GFIA Supports Business 20 Initiatives to Promote Economic Growth, Stability

July 18, 2014

The Global Federation of Insurance Associations (GFIA) has issued a bulletin noting the organizations support for the “recommendations made by the Business 20 (B20) group on how private sector activity and investment can help the Australian G20 Presidency meet the ambitious growth targets agreed at the Finance Ministers’ meeting in February 2014.”

GFIA Chairman Frank Swedlove said his organization “supports the B20 goal of stimulating growth by promoting investment in long-term infrastructure. Insurers are natural long-term investors because of our business model. We welcome the B20’s recognition of the important role the insurance sector already plays in long-term financing. But we can do much more if the right policy environment is put in place.”

The GFIA also said it “welcomes the emphasis that the B20 has put on ensuring appropriateness of regulation; including the need to ensure that the necessary impact assessments and review processes are carried out. Early dialogue with all stakeholders is essential.”

To address the issue the GFIA urged that “work on international capital currently underway at the IAIS is carefully reviewed early in the process. Policymakers need to ensure that regulation under development at the global level does not limit the ability of insurers to provide those long-term investments. This is particularly important in terms of new international standards being developed for capital and accounting purposes.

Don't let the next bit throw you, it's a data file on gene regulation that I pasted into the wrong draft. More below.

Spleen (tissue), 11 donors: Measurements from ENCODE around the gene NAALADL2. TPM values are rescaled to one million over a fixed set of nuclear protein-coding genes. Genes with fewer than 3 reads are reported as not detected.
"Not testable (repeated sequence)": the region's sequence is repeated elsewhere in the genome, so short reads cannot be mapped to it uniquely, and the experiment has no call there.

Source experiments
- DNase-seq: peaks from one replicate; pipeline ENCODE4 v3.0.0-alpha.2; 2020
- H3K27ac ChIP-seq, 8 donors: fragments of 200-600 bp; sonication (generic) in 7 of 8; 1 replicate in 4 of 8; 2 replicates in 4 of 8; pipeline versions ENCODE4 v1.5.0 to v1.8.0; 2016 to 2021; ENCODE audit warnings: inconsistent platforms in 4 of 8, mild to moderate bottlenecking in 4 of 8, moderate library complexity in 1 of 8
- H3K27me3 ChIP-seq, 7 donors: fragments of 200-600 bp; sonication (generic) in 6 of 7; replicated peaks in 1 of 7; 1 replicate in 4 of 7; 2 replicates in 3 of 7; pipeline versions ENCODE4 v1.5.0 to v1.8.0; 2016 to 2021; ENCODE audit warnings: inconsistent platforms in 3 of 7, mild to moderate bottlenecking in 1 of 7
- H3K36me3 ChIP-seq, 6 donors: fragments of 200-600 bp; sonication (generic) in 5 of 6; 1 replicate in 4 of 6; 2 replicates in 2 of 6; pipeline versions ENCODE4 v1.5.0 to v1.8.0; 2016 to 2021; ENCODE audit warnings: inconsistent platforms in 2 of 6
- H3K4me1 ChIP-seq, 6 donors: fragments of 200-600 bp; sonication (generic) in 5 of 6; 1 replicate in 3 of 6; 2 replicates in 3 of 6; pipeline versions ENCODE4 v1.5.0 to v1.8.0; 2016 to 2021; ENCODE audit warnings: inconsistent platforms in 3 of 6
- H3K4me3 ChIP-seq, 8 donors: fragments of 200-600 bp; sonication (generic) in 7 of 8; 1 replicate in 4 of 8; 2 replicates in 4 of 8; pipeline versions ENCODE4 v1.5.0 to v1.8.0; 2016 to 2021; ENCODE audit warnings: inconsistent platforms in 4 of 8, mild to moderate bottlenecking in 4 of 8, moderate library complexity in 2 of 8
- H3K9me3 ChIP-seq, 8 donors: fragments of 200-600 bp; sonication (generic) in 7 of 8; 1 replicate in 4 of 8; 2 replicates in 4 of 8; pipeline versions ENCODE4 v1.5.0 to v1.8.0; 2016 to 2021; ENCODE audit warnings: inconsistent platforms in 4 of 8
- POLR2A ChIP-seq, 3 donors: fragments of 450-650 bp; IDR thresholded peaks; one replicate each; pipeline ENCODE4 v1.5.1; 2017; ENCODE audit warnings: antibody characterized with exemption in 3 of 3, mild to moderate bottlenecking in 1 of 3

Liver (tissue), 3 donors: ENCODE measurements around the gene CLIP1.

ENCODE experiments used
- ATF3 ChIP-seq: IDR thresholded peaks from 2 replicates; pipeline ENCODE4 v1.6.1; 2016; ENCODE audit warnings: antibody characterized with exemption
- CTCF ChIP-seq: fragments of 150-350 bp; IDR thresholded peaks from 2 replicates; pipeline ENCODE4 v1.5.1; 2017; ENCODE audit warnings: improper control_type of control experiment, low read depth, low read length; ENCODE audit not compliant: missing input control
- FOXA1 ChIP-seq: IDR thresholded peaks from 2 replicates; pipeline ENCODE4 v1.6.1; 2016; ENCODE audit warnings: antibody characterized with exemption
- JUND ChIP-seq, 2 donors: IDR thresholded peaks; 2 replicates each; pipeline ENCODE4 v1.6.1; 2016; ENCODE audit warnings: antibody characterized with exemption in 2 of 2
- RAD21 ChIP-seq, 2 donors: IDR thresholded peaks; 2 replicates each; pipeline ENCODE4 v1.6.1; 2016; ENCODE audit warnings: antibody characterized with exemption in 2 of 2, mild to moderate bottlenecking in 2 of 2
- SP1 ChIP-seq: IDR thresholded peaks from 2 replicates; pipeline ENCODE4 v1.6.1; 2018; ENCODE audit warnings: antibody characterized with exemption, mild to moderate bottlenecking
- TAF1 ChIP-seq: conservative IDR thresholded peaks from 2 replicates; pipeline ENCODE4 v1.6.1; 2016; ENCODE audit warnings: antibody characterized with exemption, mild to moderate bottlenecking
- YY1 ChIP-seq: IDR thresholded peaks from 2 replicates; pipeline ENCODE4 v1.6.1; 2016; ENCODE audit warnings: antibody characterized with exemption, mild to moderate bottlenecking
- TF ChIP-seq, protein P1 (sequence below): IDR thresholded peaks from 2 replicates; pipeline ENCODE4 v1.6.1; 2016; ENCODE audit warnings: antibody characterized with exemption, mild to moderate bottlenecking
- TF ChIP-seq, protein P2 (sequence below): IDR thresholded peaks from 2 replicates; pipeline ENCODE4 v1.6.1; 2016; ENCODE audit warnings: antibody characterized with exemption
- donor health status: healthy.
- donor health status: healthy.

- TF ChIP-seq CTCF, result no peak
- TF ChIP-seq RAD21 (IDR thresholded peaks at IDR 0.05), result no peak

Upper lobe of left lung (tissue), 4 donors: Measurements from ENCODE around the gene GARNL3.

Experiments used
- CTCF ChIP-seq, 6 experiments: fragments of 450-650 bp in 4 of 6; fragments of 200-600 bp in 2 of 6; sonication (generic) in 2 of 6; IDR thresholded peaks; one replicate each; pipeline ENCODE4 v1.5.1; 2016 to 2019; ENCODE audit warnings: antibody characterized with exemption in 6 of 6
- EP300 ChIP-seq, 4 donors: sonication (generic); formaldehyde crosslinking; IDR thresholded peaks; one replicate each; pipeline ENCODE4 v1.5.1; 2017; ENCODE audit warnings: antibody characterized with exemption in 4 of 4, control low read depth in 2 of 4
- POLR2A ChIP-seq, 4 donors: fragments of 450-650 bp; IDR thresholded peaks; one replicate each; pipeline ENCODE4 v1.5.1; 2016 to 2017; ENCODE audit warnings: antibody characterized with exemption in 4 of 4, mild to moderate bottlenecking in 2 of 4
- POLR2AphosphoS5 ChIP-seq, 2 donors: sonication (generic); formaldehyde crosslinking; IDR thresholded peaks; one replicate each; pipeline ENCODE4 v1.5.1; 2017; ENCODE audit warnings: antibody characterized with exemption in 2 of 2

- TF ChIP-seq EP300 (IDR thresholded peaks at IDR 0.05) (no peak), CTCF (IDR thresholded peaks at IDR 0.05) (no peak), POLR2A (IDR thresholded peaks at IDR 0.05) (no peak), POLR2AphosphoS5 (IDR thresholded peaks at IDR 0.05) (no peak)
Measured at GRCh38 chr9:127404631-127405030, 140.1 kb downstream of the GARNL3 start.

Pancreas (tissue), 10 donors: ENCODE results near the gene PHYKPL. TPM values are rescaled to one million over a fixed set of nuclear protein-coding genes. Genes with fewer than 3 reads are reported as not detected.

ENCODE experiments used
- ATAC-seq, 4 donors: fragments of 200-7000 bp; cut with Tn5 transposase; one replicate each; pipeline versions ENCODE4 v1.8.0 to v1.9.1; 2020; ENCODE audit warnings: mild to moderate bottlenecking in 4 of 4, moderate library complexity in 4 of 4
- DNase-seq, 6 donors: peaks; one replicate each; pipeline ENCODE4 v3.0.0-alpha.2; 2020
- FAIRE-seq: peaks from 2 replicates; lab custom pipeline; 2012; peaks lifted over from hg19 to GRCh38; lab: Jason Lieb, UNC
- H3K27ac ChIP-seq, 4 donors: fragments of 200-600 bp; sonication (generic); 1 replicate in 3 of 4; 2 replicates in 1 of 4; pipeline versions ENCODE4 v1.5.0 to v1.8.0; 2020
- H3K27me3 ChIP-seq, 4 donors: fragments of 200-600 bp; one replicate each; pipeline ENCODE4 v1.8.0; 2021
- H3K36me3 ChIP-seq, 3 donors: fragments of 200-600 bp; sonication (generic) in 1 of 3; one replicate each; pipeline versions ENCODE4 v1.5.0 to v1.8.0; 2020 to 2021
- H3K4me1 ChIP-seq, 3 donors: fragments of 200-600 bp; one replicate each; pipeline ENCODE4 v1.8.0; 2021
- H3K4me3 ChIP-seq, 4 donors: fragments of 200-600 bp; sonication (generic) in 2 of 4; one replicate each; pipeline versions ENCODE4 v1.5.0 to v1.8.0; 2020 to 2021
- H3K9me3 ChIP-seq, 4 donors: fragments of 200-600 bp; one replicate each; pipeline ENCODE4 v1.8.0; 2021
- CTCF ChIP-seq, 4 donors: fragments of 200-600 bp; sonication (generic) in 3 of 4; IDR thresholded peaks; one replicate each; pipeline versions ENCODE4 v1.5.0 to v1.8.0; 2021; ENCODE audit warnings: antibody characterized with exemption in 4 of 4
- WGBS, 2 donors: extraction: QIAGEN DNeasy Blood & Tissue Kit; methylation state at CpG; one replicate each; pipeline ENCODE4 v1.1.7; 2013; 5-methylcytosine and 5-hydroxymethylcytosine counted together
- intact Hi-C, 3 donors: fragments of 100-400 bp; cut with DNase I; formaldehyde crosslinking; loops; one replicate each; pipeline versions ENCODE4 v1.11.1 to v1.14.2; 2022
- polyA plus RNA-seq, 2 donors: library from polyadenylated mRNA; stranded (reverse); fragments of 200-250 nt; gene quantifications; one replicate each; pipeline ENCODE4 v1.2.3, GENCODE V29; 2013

“The recommendations, which cover five core economic drivers – trade, infrastructure, human capital, finance and transparency – were made following a two-day summit held in Sydney, Australia where the international business leaders who make up the B20 gathered to discuss and finalize their recommendations ahead of the November G20 Summit in Brisbane.

“GFIA also issued a statement this week in support of the B20 recommendations to G20 trade ministers outlining examples of trade restrictive measures, which if removed, could help facilitate long-term stable economic growth.”

Source: Global Federation of Insurance Associations (GFIA)

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